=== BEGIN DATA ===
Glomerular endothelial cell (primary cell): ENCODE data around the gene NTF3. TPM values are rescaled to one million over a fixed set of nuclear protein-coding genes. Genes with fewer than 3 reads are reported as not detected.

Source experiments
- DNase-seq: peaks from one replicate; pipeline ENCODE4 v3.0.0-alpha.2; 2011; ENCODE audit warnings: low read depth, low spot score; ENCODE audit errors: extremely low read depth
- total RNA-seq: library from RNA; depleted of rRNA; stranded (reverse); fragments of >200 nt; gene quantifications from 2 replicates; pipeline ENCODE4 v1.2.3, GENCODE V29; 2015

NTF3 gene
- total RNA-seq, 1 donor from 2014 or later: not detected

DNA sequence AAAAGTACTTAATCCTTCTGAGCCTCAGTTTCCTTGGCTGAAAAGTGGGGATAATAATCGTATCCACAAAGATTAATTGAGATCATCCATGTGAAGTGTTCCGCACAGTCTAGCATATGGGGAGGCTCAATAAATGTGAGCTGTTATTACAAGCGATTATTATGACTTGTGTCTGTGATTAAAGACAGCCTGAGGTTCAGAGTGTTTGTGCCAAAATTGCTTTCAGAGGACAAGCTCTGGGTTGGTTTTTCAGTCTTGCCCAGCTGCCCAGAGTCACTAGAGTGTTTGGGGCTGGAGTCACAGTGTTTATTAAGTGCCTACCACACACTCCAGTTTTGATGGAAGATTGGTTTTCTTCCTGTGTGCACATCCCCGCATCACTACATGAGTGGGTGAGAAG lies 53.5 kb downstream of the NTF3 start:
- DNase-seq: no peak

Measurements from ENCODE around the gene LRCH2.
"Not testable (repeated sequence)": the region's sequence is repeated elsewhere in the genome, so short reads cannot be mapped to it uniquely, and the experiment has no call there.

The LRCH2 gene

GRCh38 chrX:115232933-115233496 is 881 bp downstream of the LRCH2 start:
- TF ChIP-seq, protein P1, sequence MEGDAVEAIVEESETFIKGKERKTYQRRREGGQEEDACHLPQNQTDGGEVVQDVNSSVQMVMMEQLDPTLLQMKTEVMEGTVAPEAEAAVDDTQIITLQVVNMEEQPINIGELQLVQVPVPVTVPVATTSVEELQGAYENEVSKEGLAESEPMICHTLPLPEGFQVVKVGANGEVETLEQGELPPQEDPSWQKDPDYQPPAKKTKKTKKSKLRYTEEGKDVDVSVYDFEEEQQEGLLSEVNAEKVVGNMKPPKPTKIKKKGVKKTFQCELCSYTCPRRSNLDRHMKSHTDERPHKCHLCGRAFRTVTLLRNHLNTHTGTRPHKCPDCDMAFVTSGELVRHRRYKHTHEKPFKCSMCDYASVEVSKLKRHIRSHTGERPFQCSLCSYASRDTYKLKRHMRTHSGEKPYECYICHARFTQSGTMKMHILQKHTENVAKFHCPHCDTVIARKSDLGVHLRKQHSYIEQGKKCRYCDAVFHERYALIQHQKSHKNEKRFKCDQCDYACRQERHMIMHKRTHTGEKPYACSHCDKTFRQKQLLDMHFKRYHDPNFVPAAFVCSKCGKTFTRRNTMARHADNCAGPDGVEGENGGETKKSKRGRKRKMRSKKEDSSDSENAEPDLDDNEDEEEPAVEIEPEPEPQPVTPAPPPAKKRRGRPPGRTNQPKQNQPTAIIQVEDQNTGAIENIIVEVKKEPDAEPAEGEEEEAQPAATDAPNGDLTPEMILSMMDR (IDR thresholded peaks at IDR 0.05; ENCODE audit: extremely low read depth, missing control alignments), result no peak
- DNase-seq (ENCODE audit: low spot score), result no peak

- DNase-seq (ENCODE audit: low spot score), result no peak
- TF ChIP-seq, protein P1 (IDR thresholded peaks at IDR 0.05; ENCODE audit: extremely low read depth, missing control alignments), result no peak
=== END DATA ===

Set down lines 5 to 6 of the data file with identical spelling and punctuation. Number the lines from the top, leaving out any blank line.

NTF3 gene
- total RNA-seq, 1 donor from 2014 or later: not detected